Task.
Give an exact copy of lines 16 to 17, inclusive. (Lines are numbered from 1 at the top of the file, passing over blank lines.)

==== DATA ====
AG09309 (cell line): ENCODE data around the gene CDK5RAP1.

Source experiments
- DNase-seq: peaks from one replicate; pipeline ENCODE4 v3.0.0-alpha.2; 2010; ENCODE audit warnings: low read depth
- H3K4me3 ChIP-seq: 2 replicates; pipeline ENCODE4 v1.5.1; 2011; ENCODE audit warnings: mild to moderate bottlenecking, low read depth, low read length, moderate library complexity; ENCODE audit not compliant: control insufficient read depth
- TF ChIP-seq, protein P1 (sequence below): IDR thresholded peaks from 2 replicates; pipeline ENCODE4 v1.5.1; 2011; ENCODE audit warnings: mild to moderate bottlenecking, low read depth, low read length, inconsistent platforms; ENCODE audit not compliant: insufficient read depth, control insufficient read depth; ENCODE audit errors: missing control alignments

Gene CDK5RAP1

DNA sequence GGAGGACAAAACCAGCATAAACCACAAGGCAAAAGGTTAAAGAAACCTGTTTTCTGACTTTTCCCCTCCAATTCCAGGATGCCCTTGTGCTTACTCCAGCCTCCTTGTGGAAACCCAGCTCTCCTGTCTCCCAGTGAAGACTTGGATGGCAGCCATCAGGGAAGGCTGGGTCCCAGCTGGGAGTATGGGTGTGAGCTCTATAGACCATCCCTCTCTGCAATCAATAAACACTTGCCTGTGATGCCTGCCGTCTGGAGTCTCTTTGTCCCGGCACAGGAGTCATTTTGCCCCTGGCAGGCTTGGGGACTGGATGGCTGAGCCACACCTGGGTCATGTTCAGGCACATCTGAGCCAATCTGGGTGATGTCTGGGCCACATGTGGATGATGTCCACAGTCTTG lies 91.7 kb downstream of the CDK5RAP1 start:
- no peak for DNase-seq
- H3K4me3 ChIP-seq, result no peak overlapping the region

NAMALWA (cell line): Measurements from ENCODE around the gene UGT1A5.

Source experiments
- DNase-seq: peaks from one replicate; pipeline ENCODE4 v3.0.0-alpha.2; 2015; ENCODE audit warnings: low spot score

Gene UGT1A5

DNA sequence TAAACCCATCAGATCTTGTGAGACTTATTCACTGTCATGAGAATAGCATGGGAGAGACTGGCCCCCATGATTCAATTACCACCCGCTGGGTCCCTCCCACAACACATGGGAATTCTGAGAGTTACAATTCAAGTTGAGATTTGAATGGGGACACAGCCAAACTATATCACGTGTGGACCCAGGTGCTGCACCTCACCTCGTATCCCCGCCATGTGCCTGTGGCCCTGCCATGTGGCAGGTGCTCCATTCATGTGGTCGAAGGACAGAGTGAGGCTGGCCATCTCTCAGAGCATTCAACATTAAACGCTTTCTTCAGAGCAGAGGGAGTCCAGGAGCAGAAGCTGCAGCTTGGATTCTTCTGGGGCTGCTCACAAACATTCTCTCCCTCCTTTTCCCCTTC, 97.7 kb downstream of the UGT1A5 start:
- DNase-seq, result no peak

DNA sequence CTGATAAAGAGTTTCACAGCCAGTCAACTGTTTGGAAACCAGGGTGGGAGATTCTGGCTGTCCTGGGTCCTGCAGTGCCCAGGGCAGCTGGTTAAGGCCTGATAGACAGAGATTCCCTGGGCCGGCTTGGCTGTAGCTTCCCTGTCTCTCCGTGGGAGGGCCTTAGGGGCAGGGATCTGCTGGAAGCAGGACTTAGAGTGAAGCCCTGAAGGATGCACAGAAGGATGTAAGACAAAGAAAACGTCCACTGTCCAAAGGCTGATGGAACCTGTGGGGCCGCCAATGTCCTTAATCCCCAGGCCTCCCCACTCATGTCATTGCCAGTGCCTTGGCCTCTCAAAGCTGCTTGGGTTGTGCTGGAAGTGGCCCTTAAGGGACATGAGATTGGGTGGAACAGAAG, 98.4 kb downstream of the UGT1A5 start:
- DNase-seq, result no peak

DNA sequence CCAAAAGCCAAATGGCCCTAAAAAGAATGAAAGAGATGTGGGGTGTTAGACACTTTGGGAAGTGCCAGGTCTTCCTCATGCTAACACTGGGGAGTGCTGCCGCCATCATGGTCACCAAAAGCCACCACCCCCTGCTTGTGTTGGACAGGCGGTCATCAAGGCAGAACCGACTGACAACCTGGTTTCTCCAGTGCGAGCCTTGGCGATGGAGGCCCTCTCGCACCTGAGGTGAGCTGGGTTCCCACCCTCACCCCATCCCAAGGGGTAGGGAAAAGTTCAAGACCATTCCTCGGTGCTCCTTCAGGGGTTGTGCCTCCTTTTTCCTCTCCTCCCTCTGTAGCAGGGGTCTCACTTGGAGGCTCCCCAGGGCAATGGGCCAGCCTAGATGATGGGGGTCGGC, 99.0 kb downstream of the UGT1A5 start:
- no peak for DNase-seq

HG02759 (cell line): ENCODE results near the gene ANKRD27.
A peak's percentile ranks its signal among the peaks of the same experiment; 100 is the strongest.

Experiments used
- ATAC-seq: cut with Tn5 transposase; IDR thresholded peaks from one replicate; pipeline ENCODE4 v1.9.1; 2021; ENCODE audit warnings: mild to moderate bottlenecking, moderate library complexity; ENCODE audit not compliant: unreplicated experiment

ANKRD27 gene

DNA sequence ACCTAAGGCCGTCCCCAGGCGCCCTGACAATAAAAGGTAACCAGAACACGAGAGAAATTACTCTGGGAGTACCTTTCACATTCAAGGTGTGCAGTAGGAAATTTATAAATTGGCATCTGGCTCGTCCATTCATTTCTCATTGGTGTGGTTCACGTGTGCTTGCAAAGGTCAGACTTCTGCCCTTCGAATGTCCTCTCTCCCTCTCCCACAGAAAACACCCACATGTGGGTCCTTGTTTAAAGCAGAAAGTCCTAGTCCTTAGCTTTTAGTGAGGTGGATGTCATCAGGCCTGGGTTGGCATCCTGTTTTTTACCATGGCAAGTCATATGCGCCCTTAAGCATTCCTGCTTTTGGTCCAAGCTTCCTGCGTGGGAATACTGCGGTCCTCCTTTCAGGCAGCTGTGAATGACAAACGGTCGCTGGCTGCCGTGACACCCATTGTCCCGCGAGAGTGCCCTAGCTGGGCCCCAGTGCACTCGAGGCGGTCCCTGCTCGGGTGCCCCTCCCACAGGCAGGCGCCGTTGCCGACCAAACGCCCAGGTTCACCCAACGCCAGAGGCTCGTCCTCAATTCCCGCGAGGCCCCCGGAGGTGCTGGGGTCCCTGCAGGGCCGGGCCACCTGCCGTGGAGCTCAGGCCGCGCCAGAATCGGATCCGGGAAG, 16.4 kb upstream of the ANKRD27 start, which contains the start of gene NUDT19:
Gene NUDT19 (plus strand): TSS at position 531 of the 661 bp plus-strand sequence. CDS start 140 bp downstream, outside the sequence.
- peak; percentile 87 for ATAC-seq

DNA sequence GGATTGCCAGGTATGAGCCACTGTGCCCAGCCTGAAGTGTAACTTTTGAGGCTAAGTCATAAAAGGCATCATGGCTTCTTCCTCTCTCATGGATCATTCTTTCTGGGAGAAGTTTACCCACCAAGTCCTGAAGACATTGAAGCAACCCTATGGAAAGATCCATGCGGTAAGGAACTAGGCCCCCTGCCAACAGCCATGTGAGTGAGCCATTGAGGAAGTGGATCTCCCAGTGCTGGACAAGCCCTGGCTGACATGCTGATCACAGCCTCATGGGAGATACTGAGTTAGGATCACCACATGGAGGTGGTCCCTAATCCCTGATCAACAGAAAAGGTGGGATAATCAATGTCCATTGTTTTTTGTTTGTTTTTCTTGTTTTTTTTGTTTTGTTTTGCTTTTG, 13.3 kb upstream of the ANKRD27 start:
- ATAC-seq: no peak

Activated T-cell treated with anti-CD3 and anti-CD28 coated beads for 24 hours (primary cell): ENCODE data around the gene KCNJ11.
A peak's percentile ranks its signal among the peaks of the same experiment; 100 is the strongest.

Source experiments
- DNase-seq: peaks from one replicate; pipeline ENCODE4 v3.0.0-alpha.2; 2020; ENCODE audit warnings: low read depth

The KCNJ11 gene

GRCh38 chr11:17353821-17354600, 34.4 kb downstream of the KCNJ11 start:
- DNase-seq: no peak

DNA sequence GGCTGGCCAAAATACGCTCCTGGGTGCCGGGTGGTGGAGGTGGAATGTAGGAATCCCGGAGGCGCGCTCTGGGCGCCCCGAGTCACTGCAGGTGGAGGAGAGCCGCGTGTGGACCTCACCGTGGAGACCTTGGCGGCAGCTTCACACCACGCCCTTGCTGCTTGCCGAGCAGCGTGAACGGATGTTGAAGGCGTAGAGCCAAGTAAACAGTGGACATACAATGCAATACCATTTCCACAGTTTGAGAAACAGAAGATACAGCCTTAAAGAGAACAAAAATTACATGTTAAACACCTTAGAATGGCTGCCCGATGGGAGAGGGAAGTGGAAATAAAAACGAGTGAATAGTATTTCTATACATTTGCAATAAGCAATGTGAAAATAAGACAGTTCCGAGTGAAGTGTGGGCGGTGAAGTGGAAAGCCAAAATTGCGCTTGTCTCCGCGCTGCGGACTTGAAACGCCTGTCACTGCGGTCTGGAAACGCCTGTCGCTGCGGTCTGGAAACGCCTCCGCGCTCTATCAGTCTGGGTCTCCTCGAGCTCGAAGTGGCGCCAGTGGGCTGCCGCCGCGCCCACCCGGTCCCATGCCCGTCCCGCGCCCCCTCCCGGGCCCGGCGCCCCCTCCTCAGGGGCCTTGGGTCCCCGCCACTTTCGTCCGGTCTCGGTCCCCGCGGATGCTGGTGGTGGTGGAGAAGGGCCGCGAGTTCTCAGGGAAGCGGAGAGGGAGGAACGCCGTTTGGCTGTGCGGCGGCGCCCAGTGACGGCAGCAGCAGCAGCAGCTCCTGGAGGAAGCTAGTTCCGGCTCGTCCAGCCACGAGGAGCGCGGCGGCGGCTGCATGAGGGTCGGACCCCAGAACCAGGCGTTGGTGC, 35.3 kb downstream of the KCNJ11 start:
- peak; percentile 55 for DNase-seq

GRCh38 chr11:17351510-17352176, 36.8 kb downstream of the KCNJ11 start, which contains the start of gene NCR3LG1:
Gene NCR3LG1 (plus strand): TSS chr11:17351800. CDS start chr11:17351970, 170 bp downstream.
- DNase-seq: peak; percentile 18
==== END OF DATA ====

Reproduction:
DNA sequence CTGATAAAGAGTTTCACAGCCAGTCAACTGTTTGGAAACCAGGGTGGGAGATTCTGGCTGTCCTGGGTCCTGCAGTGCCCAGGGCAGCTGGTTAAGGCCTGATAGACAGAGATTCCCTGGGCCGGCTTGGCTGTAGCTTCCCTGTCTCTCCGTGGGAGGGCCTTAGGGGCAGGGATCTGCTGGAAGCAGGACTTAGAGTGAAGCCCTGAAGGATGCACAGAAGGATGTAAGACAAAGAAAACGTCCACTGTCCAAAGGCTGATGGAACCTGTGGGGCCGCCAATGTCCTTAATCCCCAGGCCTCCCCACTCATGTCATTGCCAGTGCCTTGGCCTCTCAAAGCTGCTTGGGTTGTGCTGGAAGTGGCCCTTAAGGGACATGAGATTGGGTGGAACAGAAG, 98.4 kb downstream of the UGT1A5 start:
- DNase-seq, result no peak